João Magueijo and Niayesh Afshordi have developed a theory that might replace the advances made in the physics field by Albert Einstein. The new hypothesis states that the speed of light is not a constant in the universe, which in the case of successfully passing the tests, will prove Einstein wrong.
Magueijo first said that the speed of light was variable in 1998, and now these researchers have come with a numerical prediction that will allow their theory to be tested. If their theory is tested, it would mean that basically everything that has been achieved or assumed in the physics field could be doubted hereafter.
“The theory…has now reached a maturity point…If true, it would mean that the laws of nature were not always the same as they are today,” said Magueijo.
Is the speed of light an unequivocal constant?
One of the things humans have assumed about the universe is that it has fundamental constants. One of them is the speed of light, which have a numerical value no matter what conditions it is tested under. It has been measured by many scientists as 299,792,458 meters per second since the 19th century.
However, it was Albert Einstein with his theory of relativity to show why it was like that: light travels as electromagnetic waves and as particles of photons. Einstein made a hypothesis that if something was able to travel faster than the speed of light it would break fundamental physical laws, creating a visible stationary electromagnetic wave.
But, what if the assumption of a constant speed of light was somehow wrong from the very beginning? This is something that has been suggested by Joao Magueijo from Imperial College London since 1998. It has a strong theory to believe, given the success of Einstein. However, it has taken more power, and now the physics work is keeping track on everything that Magueijo –alongside Niayesh Afshordi at the Perimeter Institute in Canada – is ready to prove.
“The theory, which we first proposed in the late-1990s, has now reached a maturity point – it has produced a testable prediction,” said Magueijo.
The ‘Horizon Problem’
Magueijo said that to solve one of the main problems of the universe, called the horizon problem, we need to challenge the conception of a constant speed of light. The researchers suggest that the speed of light could have been faster in the early universe. He says that the problem is that the universe reached a uniform temperature long before the photons (charged with energy) traveling at a constant speed could have reached all the corners of the expanding universe.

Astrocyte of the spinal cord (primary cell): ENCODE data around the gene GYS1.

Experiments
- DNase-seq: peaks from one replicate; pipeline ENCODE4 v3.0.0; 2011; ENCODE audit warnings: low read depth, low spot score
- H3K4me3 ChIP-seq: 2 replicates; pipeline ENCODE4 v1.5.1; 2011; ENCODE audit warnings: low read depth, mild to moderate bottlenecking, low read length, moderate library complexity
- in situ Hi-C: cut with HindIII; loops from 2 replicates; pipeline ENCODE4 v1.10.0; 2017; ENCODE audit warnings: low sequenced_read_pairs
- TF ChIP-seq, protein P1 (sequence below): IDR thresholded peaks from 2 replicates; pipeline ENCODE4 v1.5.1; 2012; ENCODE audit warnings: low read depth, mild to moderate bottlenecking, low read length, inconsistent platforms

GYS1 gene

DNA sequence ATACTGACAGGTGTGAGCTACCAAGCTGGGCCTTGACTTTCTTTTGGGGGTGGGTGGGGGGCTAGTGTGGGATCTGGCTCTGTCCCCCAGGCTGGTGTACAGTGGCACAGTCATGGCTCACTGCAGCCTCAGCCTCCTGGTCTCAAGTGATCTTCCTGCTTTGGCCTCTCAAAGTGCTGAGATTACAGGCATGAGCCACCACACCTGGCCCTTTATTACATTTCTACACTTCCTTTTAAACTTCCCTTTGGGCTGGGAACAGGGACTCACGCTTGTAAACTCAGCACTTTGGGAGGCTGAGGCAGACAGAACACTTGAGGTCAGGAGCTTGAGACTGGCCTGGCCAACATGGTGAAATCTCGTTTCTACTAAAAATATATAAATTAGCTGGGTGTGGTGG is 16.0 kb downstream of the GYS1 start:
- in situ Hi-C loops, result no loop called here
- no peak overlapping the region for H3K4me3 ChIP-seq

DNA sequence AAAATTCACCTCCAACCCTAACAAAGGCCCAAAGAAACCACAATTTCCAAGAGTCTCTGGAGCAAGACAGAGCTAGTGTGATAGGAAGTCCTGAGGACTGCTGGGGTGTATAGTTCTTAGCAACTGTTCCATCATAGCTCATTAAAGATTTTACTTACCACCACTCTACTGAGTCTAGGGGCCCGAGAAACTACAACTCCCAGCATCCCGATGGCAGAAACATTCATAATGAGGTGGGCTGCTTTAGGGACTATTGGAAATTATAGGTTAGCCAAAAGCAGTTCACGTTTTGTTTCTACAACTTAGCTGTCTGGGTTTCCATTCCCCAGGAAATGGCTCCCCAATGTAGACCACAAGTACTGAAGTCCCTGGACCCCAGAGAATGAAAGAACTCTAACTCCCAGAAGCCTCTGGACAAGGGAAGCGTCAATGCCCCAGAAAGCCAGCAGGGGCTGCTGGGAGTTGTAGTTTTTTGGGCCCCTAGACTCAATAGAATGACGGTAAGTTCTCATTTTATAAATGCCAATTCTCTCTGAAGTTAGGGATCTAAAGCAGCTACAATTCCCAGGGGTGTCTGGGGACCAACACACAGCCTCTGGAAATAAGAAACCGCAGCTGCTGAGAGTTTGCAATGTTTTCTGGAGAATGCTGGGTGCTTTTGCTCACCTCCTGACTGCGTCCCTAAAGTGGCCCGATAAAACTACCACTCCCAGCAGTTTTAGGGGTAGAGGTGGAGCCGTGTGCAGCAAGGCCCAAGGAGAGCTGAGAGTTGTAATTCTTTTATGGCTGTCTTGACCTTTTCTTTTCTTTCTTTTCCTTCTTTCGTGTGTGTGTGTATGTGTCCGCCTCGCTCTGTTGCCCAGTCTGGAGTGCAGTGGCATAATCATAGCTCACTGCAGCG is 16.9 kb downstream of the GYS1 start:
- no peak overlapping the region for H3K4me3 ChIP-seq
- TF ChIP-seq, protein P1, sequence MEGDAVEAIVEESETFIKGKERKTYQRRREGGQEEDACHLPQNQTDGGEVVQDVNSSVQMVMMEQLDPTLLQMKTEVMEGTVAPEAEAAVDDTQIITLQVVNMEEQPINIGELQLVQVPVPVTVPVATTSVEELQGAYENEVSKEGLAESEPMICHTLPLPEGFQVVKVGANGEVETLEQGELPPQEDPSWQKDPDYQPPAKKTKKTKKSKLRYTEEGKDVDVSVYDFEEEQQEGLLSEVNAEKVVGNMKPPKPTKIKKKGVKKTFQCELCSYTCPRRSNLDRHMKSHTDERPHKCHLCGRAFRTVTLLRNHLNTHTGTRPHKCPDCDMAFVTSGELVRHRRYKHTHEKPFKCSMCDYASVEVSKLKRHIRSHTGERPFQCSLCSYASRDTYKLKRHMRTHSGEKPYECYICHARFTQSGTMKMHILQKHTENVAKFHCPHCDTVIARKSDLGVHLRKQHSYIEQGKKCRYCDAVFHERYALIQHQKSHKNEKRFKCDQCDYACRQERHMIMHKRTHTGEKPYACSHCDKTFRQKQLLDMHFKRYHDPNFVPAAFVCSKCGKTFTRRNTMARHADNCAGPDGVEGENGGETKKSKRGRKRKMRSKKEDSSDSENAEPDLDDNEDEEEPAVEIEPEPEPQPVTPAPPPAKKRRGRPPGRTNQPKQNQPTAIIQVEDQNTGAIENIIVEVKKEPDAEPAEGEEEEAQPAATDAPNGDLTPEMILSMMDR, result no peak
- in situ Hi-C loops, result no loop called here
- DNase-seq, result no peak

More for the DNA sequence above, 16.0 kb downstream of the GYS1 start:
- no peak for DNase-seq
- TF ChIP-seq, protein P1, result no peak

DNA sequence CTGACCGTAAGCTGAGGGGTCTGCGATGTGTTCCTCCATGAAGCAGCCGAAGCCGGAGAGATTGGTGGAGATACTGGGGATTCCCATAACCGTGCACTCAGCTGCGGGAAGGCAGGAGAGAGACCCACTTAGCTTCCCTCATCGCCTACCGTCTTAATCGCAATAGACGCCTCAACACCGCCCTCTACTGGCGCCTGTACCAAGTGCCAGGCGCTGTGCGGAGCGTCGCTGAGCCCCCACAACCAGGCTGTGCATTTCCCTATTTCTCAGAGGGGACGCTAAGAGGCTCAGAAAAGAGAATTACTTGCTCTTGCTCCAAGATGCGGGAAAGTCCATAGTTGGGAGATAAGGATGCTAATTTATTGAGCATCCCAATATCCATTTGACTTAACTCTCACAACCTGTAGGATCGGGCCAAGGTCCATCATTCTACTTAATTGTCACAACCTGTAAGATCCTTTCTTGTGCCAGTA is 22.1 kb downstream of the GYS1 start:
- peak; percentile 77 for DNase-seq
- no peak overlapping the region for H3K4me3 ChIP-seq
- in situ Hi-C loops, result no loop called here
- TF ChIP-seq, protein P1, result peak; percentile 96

The most accepted explanation is the “inflation” suggesting that after the Big Bang, the temperatures stabilized before the universe started a rapid phase of expansion. However, it is unclear why the inflation started and why it stopped. As well, the inflation theory suggests a universal expansion rate that is way faster than the actual expansion in the universe today.
That is why, Magueijo tried to find an alternative for the inflation, focusing on the speed of light.
He is publishing alongside Afshordi a study that will be published by the Physical Review on November 28th. It includes a testable mechanism to his hypothesis. Their theory is that light and gravity were traveling at a different speed in the early moments of the universe, given the fact that if photons were moving faster that gravity that would have given them enough time to travel to through all the universe and help it reach an even temperature.
Magueijo said that the idea of a variable speed of light was seen as radical when it was proposed, but he said that a numerical prediction it can become something testable for the physicists.
Physicists can test the hypothesis by measuring the Cosmic Microwavable Background (CMB) radiation, a fossilized impression the early universe that we can test today. The theory is that the CMB should show if the speed of light and the speed of gravity is modified as the temperature of the universe change.
The Spectral Index
The value they predict or the spectral index, which describes the density ripples in the universe, is of 0.96478. The most recent value, which is based on a satellite measuring the CMB, is 0.968, which is pretty close to their predictions. If a future CMB measurement shows a disparity, it would mean that the Magueijo-Afshordi theory could be thrown away.
If a future CMB measurement shows a disparity, it would mean that the Magueijo-Afshordi theory could be thrown away.
What if measurements of the spectral index don’t match Magueijo’s and Afshordi’s prediction? “That would be great—I won’t have to think about these theories again,” Magueijo said.
Scientists are slowly opening up to new theories, such as Magueijo and Afshordi’s. However, it still has to endure the tests. We have to understand that the most commonly accepted theories of physics may help us understand a lot of things, but they can’t explain quite everything
Source: Deccan Herald